There’s no way around it, shedding stinks — whether you’re sick of encountering fur all over the house, or are allergic to dog dander, reducing shedding is a big priority for many dog owners.
Understanding why dogs shed can help you feel better about the daily struggle with dog fur.
Shedding is a completely normal occurrence for almost all dogs. Dogs shed for a number of reasons and regular grooming and bath times are the key to cut down on the amount of fur on your clothes and in your home.
Dogs Shed To Grow New Fur or hair.
Just like humans, dogs have hair that is continuously growing especially long hair dogs. Shedding is the normal turnover of hair, allowing old or damaged hair to be replaced with new healthy strands which keeps your dog’s coat in tip top condition.
Dogs Shed When Seasons Change.
Shedding is especially evident during the changing of seasons. The transition from a winter to summer coat is usually the time of heaviest fur loss for dogs, so don’t fret when your long haired, double-coated dog loses giant clumps of fur come springtime.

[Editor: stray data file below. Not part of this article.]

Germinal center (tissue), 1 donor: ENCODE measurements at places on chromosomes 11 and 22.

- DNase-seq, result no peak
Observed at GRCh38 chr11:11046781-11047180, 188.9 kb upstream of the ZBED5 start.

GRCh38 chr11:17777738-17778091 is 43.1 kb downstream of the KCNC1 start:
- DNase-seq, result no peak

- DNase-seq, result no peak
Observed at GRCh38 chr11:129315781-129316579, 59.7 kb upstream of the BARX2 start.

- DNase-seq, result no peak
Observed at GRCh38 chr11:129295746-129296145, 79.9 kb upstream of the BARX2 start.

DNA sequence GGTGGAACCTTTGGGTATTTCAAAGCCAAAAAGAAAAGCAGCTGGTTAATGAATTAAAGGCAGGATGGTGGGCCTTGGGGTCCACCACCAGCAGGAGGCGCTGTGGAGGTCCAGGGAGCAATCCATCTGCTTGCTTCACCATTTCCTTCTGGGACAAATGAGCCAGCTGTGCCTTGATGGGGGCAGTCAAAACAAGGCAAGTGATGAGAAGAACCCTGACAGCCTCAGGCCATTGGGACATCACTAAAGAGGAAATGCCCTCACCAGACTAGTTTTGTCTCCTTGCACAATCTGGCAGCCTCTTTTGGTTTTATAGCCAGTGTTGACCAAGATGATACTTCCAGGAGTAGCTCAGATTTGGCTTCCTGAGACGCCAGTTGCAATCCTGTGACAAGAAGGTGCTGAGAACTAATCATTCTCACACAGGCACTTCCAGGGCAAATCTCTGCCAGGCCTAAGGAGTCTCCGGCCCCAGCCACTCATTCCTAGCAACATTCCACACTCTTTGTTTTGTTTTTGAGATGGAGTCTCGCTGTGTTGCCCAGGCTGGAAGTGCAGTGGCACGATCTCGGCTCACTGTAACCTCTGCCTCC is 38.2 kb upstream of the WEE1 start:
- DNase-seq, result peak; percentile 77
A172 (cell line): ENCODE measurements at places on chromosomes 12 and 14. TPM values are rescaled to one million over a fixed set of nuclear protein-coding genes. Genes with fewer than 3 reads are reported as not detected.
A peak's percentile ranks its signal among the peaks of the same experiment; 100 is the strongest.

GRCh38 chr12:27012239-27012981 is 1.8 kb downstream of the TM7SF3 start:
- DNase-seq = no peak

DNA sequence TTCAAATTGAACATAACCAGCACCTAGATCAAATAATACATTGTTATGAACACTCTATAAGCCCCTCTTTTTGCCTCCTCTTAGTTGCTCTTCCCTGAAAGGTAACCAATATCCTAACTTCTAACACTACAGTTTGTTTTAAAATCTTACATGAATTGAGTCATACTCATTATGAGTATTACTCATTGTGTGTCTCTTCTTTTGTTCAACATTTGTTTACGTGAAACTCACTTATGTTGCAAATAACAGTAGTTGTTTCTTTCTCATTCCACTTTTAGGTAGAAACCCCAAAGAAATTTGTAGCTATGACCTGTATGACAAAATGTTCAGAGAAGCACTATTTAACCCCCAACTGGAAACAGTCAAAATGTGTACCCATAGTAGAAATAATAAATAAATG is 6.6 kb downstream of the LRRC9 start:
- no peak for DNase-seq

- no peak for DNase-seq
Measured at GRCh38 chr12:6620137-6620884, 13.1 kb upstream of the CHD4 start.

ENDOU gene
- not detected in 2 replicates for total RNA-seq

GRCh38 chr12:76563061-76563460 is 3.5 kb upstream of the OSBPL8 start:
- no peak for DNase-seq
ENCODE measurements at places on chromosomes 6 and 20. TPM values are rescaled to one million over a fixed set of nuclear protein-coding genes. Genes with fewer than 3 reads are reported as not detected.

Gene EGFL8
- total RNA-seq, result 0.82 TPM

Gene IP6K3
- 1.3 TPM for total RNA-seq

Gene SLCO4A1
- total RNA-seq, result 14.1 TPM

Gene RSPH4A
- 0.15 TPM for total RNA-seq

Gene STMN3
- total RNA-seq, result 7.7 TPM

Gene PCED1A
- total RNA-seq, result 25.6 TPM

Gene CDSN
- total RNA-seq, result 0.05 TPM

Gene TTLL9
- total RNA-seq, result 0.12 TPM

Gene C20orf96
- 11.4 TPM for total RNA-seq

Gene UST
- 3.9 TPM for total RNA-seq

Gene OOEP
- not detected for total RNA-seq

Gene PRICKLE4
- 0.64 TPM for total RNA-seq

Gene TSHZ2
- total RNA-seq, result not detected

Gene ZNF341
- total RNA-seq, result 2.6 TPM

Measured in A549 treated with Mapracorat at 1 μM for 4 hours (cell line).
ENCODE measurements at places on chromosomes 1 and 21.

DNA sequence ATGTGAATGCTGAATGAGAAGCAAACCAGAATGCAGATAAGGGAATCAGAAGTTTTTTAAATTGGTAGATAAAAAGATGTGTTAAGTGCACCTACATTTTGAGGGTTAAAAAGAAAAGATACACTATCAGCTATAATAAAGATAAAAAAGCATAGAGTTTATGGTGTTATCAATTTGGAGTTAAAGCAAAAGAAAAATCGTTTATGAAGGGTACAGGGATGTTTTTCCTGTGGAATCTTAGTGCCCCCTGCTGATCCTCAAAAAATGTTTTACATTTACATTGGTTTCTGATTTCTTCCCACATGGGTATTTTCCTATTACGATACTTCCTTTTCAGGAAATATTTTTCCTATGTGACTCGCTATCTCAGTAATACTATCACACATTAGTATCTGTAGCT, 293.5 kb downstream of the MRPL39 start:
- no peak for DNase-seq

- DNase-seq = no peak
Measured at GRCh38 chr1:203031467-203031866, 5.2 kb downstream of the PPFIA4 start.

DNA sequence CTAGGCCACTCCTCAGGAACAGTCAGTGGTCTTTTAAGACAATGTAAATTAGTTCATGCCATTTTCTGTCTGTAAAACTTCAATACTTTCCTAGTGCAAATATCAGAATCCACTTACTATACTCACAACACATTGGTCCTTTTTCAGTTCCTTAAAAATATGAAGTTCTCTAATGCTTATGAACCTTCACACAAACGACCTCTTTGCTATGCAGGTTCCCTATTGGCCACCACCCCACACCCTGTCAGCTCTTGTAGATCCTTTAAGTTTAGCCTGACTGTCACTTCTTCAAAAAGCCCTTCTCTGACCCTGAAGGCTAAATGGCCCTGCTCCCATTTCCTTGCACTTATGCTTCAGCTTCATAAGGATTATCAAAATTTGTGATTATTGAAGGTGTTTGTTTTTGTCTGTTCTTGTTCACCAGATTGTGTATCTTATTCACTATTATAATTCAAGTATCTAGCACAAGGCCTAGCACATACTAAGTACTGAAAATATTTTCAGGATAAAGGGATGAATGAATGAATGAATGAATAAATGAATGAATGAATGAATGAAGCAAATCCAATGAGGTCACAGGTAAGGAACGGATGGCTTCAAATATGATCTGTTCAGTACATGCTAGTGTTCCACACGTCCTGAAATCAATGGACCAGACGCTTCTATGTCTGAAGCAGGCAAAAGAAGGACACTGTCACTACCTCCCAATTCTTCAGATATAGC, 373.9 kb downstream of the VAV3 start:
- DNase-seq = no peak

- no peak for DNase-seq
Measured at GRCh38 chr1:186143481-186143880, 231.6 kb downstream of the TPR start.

Some Breeds Shed More Than Others.
While all dogs shed to some degree, there is a significant difference between the amount of fur loss between breeds. Some breeds, like Poodles and Poodle-mixes, are known for shedding very little. Heavy coated breeds, like Huskies, will shed so much that you’ll be surprised that your dog has any fur left.
Since understanding the cause of shedding won’t reduce the amount of hair your long hair dog sheds, it’s important to remember that grooming can make a world of difference. Try brushing your dog outside to reduce the amount of hair in your home. Also pet vacuums are designed to pick up dander and fur better than normal household vacuums so these can be a great option.